Over the almost 45 years that the Frank Russell Company has calculated returns for large growth (Russell 1000 Growth index) and value (Russell 1000 Value index) stocks,­ neither one has outperformed the other.

Note: Chart shows changes in relative value between hypothetical investments in the Russell 1000 Growth and Russell 1000 Value indexes on a monthly basis from December 1978 to September 2022. Every 0.1 change represents a 10% change in relative value. The line rises when the growth index is outperforming; a falling line indicates the value index is outperforming. Sources: Morningstar, Adviser.

Value stocks and growth stocks have traded leadership and, as the chart so clearly shows, the points when style preferences turn can be swift. Attempts to time the changes are fraught.

Yes, there’ve been periods when growth beat value—such as the 26 months from December 1997 through February 2000 (up 31.8% annualized vs. 4.2% for value). Equally, there have been periods when value outran growth. Yet, at the end of the day, after more than four decades, growth stocks and value stocks have come out at the same place.

Sources: Morningstar, Adviser.

So, at Adviser we don’t try to trade styles. Diversification has always been a bedrock principle of our investment approach. We try to maintain a balance between value and growth stocks—particularly in our index-based strategies. This ensures we participate no matter which style is leading the performance derby.

When assessing the state of the markets and the state of your portfolio, I believe it’s important to ignore—or, at a minimum, be highly skeptical of—attempts to use simple labels to describe more complex investment strategies.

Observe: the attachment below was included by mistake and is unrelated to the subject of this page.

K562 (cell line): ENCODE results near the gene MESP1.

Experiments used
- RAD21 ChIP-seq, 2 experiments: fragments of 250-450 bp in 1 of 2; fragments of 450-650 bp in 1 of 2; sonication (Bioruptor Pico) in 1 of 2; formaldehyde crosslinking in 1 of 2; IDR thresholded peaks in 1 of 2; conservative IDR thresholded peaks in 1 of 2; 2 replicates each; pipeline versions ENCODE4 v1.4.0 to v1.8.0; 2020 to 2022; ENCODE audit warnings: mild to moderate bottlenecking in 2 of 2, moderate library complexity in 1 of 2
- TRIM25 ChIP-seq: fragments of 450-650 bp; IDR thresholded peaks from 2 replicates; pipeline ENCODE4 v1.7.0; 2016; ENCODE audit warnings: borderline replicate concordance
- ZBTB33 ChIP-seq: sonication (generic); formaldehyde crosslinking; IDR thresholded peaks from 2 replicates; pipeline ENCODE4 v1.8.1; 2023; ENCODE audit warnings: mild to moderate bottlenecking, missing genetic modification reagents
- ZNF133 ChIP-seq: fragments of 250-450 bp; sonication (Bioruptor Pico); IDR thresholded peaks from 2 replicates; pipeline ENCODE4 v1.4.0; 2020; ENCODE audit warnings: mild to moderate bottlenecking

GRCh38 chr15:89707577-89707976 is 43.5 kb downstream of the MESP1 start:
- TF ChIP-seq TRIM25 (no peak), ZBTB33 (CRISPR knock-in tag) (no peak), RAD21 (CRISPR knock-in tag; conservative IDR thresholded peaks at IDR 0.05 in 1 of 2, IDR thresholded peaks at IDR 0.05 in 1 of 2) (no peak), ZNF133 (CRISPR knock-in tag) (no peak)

Instead, continue to focus on core investment principles including diversification, time in the markets and controlling risk in the furtherance of meeting your objectives and long-term goals. Don’t let the noise of the growth-vs.-value debate distract from the signals of smart portfolio management.

Chart of the Week: The Upside to Bonds’ Down Year

Interim Chief Investment Officer Jeff DeMaso 

There’s no sugarcoating it: 2022 has been the most challenging year in the bond market in a generation.

Bond investors have had it pretty darned good for a long time. From 1975 through 2021, high-quality bonds returned 7% on average and typically only declined 3% from their highs during each calendar year. That’s an attractive level of return with little downside risk. The worst intra-year decline was a 9% dip in 1980—more than four decades ago—and bonds still finished that year up 2% or so.

Then 2022 happened. Bonds are down 15% so far this year, and the prospects for finishing the year in the black are slim.

Note: Chart shows calendar-year returns and the largest intra-year declines for the Bloomberg U.S. Aggregate Bond index from 1976 through September 2022. Sources: JPMorgan, Bloomberg.

That said, there is a silver lining to this story. The outlook for bonds has improved dramatically. The Bloomberg U.S. Aggregate Bond index—a broad measure of high-quality bonds—now yields 5.1%. A bond’s yield has historically been a good predictor of its long-range future return; if that holds true from today onward, it’s reasonable to expect bonds to return around 5% per year over the next decade.

So yes, it’s been a challenging year. But if bonds made sense as part of your long-term financial plan at the start of 2022, they have an even greater role to play in the years ahead.

What’s the State of Your Estate Plan?

Account Executive and Financial Planner Diana Linn

It’s National Estate Planning Awareness Week—yes, there is such a thing—yet less than half of all Americans have an estate plan in place. What gives?

One common misconception is that estate planning is only for older or extremely wealthy individuals. We disagree. Here’s why almost anyone reading this needs to get on the estate planning train.

  1. Protect your wishes. The most important reason to put a plan in place is to ensure your wishes for the settlement of your estate are carried out. A will alone is not enough to protect how, when and to whom your assets and possessions are distributed upon your death.